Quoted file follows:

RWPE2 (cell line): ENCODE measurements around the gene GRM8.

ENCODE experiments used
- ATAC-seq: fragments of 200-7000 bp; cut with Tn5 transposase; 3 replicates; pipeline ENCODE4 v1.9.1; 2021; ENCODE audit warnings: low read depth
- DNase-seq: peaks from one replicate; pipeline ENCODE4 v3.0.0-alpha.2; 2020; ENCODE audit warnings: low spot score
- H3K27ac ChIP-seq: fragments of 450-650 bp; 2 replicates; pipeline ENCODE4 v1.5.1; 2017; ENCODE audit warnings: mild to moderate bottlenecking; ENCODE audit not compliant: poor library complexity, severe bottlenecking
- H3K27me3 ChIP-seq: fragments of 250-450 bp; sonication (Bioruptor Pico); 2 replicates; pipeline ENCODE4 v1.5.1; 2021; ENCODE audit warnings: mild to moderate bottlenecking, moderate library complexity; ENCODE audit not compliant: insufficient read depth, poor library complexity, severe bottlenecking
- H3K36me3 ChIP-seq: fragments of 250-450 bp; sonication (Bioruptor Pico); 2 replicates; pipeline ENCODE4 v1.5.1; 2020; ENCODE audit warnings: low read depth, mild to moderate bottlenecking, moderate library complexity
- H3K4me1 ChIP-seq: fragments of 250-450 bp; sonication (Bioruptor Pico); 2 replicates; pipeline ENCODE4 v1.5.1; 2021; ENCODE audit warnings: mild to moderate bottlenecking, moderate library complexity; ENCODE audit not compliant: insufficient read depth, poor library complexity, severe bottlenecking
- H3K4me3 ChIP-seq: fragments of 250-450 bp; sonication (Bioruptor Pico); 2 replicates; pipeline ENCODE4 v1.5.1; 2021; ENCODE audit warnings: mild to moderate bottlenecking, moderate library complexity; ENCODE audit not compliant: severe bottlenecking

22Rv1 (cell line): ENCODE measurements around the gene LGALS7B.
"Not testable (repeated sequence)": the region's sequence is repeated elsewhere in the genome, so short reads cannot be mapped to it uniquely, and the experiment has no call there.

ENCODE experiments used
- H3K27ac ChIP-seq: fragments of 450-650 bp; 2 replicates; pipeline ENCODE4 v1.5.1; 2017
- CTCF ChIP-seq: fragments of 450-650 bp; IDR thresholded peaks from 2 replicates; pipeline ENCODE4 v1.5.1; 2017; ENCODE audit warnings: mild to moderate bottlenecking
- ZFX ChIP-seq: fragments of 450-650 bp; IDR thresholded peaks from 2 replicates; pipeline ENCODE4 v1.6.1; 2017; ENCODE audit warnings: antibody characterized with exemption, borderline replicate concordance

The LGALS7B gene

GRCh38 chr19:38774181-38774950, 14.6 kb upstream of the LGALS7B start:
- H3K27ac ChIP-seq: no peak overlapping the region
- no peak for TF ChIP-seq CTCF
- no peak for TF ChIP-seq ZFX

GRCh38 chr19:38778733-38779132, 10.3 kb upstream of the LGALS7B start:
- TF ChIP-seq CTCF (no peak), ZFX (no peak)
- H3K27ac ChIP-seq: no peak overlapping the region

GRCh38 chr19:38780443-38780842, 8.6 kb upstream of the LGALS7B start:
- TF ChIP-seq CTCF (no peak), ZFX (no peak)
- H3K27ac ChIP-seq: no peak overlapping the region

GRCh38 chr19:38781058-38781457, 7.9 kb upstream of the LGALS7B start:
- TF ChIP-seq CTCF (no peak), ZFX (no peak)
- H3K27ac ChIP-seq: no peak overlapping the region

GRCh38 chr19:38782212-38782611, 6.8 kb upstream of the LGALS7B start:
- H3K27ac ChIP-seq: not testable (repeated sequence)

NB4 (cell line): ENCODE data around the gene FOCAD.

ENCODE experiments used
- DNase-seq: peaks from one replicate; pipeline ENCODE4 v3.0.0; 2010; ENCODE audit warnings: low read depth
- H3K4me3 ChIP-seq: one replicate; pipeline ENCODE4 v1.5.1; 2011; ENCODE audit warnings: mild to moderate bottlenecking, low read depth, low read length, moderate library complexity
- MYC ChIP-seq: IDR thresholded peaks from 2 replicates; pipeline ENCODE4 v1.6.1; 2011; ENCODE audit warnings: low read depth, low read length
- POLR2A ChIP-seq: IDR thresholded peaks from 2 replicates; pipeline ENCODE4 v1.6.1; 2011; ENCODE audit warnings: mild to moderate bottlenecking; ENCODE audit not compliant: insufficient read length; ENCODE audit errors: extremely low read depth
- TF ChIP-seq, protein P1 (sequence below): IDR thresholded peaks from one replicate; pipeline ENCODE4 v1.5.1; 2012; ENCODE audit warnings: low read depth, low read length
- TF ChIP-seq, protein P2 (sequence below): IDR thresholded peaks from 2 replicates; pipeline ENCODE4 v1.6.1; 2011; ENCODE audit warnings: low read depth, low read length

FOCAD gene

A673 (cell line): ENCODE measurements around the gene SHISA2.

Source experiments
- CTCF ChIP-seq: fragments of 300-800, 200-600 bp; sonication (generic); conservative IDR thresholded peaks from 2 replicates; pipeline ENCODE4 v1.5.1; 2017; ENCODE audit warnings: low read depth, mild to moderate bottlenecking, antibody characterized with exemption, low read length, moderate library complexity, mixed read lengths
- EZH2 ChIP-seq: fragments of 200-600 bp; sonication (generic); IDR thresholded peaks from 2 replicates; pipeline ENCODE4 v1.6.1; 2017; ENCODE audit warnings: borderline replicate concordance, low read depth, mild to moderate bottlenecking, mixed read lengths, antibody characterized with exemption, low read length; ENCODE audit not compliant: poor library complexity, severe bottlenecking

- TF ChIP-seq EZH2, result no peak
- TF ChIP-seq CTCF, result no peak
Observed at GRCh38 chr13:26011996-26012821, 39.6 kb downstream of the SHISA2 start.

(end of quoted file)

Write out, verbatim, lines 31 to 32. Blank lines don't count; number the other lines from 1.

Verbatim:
- H3K27ac ChIP-seq: not testable (repeated sequence)

NB4 (cell line): ENCODE data around the gene FOCAD.